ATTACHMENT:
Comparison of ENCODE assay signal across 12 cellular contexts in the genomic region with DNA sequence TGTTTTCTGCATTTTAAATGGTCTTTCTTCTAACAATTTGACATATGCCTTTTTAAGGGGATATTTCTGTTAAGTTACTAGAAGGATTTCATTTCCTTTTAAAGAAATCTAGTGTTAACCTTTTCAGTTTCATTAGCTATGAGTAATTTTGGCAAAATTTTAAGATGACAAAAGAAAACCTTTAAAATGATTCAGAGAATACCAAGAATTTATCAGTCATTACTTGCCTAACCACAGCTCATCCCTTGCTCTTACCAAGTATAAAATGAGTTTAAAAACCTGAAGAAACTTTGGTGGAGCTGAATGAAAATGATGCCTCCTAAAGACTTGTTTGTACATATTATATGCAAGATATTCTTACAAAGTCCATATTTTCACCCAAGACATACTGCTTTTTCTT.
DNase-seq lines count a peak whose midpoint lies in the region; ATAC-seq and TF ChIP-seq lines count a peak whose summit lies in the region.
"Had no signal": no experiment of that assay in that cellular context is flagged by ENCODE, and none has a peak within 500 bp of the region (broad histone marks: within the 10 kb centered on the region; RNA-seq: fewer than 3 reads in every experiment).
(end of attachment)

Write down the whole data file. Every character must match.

Comparison of ENCODE assay signal across 12 cellular contexts in the genomic region with DNA sequence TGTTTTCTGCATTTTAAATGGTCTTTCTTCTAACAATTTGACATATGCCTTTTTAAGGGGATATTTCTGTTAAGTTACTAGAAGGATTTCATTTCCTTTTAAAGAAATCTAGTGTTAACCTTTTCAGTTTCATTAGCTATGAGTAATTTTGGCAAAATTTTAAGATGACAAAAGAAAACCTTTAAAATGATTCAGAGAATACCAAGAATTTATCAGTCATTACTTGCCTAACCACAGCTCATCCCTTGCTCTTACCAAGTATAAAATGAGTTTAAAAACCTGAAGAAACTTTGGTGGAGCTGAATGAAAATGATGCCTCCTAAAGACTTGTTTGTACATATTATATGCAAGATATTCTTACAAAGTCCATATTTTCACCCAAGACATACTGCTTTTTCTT.
DNase-seq lines count a peak whose midpoint lies in the region; ATAC-seq and TF ChIP-seq lines count a peak whose summit lies in the region.
"Had no signal": no experiment of that assay in that cellular context is flagged by ENCODE, and none has a peak within 500 bp of the region (broad histone marks: within the 10 kb centered on the region; RNA-seq: fewer than 3 reads in every experiment).